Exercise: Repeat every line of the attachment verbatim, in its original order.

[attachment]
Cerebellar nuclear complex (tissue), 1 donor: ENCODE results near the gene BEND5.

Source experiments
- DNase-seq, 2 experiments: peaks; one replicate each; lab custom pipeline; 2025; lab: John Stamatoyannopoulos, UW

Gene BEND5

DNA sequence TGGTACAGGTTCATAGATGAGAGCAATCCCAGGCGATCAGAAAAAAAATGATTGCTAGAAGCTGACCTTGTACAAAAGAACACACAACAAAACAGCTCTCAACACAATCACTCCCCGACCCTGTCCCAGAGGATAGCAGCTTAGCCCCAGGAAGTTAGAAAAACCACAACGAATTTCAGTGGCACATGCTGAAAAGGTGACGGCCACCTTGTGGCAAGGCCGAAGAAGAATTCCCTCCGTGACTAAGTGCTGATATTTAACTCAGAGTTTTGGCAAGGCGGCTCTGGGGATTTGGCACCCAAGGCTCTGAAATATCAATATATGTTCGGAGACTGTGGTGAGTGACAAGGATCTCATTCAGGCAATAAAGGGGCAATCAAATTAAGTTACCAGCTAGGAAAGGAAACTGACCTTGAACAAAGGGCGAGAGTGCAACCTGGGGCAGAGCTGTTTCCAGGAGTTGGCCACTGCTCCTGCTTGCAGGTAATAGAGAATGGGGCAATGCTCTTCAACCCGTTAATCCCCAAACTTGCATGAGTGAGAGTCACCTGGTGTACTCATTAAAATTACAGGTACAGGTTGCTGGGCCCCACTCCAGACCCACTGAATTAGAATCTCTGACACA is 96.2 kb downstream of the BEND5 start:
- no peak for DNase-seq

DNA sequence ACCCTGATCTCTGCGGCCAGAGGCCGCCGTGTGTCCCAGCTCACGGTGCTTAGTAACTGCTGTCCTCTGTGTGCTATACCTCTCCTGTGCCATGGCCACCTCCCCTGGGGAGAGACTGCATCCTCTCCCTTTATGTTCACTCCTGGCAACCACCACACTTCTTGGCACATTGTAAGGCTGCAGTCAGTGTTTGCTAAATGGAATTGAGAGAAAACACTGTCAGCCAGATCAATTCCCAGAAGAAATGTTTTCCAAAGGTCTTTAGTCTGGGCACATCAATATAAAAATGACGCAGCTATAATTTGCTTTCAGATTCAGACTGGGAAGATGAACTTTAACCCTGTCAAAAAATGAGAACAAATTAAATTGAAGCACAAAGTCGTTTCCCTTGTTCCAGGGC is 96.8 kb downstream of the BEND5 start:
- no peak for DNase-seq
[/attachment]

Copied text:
Cerebellar nuclear complex (tissue), 1 donor: ENCODE results near the gene BEND5.

Source experiments
- DNase-seq, 2 experiments: peaks; one replicate each; lab custom pipeline; 2025; lab: John Stamatoyannopoulos, UW

Gene BEND5

DNA sequence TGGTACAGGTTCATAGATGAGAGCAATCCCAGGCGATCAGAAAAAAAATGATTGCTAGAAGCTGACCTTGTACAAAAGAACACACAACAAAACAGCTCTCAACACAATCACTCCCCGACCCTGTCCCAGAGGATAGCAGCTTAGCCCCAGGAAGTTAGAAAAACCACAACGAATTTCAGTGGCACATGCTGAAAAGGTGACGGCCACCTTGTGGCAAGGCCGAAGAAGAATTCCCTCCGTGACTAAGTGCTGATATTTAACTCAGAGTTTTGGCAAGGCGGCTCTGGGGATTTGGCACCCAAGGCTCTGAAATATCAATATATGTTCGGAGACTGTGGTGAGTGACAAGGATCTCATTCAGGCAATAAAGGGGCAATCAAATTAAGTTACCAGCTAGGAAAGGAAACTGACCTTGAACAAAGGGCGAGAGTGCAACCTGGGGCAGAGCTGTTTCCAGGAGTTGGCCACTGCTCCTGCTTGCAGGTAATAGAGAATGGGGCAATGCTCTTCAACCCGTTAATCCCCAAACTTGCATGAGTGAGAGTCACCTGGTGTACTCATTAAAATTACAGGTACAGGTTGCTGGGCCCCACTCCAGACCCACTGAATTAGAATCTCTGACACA is 96.2 kb downstream of the BEND5 start:
- no peak for DNase-seq

DNA sequence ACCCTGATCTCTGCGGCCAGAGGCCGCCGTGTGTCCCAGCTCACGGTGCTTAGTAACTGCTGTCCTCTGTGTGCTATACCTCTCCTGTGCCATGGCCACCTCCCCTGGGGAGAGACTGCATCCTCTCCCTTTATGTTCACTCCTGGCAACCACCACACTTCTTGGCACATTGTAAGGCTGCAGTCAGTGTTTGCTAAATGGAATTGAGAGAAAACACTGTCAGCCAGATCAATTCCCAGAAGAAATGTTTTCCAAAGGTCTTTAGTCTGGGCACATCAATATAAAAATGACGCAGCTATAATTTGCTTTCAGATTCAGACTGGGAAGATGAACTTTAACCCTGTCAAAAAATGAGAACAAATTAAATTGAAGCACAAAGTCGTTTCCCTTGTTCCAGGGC is 96.8 kb downstream of the BEND5 start:
- no peak for DNase-seq